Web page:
In my horticulture class we had a large greenhouse that was connected to our classroom. It was equipped with huge potting benches, copious amounts of rich soil we learned to mix ourselves. There were stacks of orange clay pots at our disposable. We just had to dig in and begin to learn how to play and work in the dirt. I dug in the dirt with a childlike wonder.


Every afternoon we started class in the greenhouse in the most magnificent way. It was at a nice, casual, unhurried, pace with our hands in the dirt. I found a real sense of peace in the greenhouse. We would plant seeds or plant cuttings from a variety of plants that were available to us. We could move freely around the greenhouse and chat with the teacher and the other students. This class was like no other class I had ever had and it was quite magical and beautiful way to learn, to grow, and to just be.


We would tend our growing plants by learning how to mix certain soils for all of the varieties of plants we were growing. We were taught how and when was the best way to water our plants properly. We learned how to nourish them. We learned how to remove the deadhead or spent flowers. We learned how to prune trees and plants to encourage new growth. We learned how to propagate plants.


We went on walks through neighborhoods close to the campus and learned how to identify the genus and species of every tree and shrub in sight by their bark, whether or not they were deciduous or coniferous plants, and by the shape and colors of their leaves. We were required to memorize them all. We learned how to read plant tags that come with every plant you purchase. It tells you how much sun/shade exposure is optimal for plant to grow. It tells you if the soil should be moist or dry. The plant tags tell you how large the plants will grow. We had to learn the difference between annuals, biannual, and perennial plants. We became proficient in drawing up blueprints to landscape yards. The list of things I learned in this class is endless.


We planted poinsettias that were ready for Christmas time in magnificent colors of pink, white and red. We learned how to till gardens and how to plant vegetable and flower gardens. My parent's garden had never been so abundant or tended to with such love. I planted broccoli, cauliflower, carrots, potatoes, tomatoes, peppers, beans, and radishes. It was a magnificent harvest that year and we feasted on it all. It is an incredible feeling to plant, tend, and eat what you have grown in the garden.


Mr. Graboe came over to my planting table one day while I was tending to my growing garden. He told me that my mother was one of his wife's nurses while she was in the hospital. His wife was very ill. He was thanking me and telling me about how my mother was so kind and truly was an angel. He wanted to share with me the incredible care my mother showed his beloved wife and how grateful he was. She was a port in his private storm.


I can still see him casually leaning against the opposite planting table from mine. I could feel the weight of his wife's prognosis and the heartache that he carried. He teared up, removed his eye glasses, and gently wiped his eyes with a pure white handkerchief he had pulled from his dark, brown, corduroy pant's pocket. There was no shame in shedding a few tears in front of me. I listened and shared with him that I understood.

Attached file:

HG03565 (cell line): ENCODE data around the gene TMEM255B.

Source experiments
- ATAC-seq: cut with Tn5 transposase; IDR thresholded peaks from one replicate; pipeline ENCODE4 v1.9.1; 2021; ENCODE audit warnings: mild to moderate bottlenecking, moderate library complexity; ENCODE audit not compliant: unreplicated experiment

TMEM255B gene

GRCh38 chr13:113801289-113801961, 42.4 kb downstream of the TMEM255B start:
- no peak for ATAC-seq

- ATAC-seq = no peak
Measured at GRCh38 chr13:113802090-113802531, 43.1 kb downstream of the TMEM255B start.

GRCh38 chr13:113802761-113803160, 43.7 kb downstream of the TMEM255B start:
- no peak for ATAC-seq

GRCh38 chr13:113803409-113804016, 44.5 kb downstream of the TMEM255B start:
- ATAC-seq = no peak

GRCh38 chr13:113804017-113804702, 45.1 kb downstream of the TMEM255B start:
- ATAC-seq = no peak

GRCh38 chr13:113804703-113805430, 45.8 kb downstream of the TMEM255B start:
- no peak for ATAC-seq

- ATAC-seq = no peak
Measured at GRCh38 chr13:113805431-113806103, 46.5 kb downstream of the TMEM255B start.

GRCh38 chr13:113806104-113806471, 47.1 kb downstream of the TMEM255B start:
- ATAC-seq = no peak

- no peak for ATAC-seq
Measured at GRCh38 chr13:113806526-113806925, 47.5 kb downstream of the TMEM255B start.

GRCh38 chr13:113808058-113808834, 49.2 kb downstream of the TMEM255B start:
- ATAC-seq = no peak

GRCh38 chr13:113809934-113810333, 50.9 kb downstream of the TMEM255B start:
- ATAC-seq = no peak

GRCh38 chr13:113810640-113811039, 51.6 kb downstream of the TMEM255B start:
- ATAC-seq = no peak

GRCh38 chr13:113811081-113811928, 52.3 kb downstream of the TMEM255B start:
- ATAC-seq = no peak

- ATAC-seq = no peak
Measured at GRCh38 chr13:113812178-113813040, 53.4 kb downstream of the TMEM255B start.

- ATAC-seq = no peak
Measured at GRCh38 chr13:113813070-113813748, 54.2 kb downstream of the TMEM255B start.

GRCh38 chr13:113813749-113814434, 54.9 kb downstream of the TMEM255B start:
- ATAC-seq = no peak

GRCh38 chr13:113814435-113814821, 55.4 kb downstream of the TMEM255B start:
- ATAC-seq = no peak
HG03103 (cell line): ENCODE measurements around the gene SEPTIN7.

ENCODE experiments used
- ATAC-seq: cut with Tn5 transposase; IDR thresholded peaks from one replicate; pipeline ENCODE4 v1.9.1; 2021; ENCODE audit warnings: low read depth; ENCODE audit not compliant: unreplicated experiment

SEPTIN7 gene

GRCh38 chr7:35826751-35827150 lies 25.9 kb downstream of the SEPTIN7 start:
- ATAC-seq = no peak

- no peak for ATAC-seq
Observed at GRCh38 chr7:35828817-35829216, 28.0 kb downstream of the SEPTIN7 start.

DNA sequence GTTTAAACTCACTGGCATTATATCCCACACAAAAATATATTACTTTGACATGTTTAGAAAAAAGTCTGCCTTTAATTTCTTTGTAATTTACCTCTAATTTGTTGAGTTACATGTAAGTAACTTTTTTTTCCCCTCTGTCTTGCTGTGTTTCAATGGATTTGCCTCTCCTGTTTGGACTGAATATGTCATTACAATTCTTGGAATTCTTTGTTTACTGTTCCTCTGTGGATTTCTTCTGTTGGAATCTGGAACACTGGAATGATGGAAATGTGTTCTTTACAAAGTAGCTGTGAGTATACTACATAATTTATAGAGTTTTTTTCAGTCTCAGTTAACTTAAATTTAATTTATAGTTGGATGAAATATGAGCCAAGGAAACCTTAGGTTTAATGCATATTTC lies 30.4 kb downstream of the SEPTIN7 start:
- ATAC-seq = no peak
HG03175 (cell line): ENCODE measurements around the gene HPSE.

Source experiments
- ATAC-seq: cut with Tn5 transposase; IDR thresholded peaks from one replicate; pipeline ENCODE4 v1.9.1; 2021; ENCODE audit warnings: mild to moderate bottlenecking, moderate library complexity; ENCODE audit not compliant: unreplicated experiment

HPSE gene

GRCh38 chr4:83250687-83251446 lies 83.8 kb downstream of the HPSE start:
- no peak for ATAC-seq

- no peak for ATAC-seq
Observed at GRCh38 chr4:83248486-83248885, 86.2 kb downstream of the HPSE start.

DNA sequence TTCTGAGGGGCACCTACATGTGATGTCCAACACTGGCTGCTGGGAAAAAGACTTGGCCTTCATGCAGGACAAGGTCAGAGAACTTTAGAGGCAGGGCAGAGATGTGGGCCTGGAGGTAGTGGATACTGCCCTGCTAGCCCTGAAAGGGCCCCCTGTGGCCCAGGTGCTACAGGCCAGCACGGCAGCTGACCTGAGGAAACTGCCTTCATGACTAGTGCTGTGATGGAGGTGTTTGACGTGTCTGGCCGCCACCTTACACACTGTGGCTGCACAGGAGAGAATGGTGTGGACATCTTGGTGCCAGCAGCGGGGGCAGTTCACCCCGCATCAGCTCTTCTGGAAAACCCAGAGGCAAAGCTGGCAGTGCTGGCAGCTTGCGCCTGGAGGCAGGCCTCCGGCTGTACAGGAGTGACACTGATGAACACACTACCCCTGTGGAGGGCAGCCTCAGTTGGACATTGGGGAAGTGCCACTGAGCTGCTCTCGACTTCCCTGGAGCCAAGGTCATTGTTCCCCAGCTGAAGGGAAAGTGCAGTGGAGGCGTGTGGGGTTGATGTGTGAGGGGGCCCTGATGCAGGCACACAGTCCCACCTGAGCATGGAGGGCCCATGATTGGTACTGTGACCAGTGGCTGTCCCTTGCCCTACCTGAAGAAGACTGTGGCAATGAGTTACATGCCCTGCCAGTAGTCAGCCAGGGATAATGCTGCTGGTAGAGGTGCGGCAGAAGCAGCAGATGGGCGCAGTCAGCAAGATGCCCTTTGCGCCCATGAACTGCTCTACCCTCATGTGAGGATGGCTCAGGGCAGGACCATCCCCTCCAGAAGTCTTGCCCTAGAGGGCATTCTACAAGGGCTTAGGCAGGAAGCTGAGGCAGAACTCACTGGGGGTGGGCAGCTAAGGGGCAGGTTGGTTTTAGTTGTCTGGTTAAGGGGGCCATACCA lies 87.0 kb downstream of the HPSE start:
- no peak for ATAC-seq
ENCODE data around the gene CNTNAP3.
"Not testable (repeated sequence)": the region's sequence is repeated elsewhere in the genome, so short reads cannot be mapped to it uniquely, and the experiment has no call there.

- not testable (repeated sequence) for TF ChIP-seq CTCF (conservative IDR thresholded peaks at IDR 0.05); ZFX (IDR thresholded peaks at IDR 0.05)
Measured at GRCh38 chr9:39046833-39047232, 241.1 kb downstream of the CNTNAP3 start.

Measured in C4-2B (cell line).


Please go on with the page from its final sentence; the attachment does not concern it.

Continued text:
I had more knowledge about breast cancer than I cared to know or probably had ever shared with anyone. But it helped me to share a bit of my story and to connect with my trusted teacher. I hope I was able to offer him a small bit of comfort and understanding. I was my mother's daughter after all.


My mother was a kind and compassionate person and it showed in the care she took of her patients and their families. She had her own intimate knowledge and battle with breast cancer. She was diagnosed with stage 4 breast cancer when I was in 9th grade; just 3 years prior to her caring for my teacher's wife. She survived and that offered a certain kind of hope, faith, and strength to all of us and to others who knew her. I know that my mother was able to show a tenderness and a deeper understanding in what his wife was going through because of her own experience. Everything we experience in life has a tendency to shape us. My mother was the tiniest, but strongest person I have ever known in my life. Her faith carried her through her life and all of the challenges she faced.


I told him that my mother's breast cancer definitely changed my life. I remember being in a typing class in 9th grade and having to take a timed typing test at the exact time she was having her radical mastectomy. My hands were shaking and my heart was racing. I can't imagine I did well on that test. There are many moments in my life that have been etched into my memories. This was one of those times.


I was grateful at the time, that children were not allowed to visit patients in the hospital rooms if they were under the age of 16. I was only 15. I am extremely sensitive and I was afraid to visit my mother. I could also feel everyone in my family's fears, too. I remember getting picked up from school that day and was brought to the hospital. I had to use the rest room down the hall from the main lobby where my siblings and father were anxiously waiting for mom to come out of recovery.